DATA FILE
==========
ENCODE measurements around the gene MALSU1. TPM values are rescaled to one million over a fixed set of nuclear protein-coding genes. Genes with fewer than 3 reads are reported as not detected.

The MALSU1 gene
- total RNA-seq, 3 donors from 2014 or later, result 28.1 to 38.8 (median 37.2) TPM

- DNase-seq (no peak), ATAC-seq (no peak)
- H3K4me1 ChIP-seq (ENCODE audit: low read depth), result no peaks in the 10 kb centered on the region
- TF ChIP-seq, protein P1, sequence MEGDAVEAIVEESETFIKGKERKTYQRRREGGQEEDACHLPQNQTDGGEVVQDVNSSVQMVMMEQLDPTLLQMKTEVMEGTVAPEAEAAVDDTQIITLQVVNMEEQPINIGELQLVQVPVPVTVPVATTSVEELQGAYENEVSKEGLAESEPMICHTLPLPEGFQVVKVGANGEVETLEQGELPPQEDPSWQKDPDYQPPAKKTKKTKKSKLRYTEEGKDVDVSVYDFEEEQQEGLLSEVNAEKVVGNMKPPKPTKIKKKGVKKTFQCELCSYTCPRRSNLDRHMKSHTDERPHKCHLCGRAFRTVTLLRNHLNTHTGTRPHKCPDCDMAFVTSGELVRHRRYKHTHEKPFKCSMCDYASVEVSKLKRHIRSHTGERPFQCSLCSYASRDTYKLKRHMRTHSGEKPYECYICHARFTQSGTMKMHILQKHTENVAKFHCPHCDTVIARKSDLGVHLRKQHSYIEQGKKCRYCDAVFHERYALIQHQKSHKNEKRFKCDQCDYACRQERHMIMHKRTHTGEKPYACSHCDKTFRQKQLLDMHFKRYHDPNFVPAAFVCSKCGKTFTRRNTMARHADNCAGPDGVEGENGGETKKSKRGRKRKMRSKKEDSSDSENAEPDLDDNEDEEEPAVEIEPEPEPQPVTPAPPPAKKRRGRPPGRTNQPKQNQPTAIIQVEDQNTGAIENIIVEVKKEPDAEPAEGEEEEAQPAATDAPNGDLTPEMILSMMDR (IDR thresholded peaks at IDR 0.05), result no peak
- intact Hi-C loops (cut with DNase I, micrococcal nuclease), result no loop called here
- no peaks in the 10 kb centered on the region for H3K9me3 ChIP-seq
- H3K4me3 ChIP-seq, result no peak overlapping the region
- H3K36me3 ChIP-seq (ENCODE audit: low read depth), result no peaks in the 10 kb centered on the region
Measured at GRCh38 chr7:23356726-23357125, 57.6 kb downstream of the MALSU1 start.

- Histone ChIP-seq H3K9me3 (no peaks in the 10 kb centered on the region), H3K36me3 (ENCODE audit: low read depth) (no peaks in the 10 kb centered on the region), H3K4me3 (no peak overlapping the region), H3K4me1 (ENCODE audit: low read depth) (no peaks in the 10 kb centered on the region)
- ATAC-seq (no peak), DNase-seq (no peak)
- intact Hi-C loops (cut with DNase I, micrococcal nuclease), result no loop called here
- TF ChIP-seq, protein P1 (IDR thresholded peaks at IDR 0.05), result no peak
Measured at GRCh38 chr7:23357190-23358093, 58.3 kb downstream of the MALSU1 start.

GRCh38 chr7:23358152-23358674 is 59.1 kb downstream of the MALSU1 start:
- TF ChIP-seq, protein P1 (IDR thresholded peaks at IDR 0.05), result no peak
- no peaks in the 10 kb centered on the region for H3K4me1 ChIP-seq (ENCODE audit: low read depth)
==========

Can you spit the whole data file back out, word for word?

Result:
ENCODE measurements around the gene MALSU1. TPM values are rescaled to one million over a fixed set of nuclear protein-coding genes. Genes with fewer than 3 reads are reported as not detected.

The MALSU1 gene
- total RNA-seq, 3 donors from 2014 or later, result 28.1 to 38.8 (median 37.2) TPM

- DNase-seq (no peak), ATAC-seq (no peak)
- H3K4me1 ChIP-seq (ENCODE audit: low read depth), result no peaks in the 10 kb centered on the region
- TF ChIP-seq, protein P1, sequence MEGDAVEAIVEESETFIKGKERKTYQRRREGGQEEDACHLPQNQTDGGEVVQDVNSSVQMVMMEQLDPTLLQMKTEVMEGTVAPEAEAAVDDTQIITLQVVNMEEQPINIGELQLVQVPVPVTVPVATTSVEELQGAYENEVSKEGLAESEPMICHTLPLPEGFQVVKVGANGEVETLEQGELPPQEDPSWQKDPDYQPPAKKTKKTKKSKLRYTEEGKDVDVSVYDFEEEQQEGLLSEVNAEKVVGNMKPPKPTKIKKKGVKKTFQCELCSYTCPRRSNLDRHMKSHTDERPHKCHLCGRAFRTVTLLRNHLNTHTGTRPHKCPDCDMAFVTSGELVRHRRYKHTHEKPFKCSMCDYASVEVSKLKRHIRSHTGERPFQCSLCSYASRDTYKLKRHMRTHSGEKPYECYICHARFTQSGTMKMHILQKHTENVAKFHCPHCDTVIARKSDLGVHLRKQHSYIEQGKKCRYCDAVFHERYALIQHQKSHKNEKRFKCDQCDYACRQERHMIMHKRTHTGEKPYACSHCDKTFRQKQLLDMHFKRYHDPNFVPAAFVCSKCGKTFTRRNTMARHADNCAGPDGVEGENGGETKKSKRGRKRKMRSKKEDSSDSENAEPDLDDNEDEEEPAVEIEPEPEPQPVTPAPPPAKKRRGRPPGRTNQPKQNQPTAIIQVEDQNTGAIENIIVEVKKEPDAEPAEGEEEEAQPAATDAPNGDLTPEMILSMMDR (IDR thresholded peaks at IDR 0.05), result no peak
- intact Hi-C loops (cut with DNase I, micrococcal nuclease), result no loop called here
- no peaks in the 10 kb centered on the region for H3K9me3 ChIP-seq
- H3K4me3 ChIP-seq, result no peak overlapping the region
- H3K36me3 ChIP-seq (ENCODE audit: low read depth), result no peaks in the 10 kb centered on the region
Measured at GRCh38 chr7:23356726-23357125, 57.6 kb downstream of the MALSU1 start.

- Histone ChIP-seq H3K9me3 (no peaks in the 10 kb centered on the region), H3K36me3 (ENCODE audit: low read depth) (no peaks in the 10 kb centered on the region), H3K4me3 (no peak overlapping the region), H3K4me1 (ENCODE audit: low read depth) (no peaks in the 10 kb centered on the region)
- ATAC-seq (no peak), DNase-seq (no peak)
- intact Hi-C loops (cut with DNase I, micrococcal nuclease), result no loop called here
- TF ChIP-seq, protein P1 (IDR thresholded peaks at IDR 0.05), result no peak
Measured at GRCh38 chr7:23357190-23358093, 58.3 kb downstream of the MALSU1 start.

GRCh38 chr7:23358152-23358674 is 59.1 kb downstream of the MALSU1 start:
- TF ChIP-seq, protein P1 (IDR thresholded peaks at IDR 0.05), result no peak
- no peaks in the 10 kb centered on the region for H3K4me1 ChIP-seq (ENCODE audit: low read depth)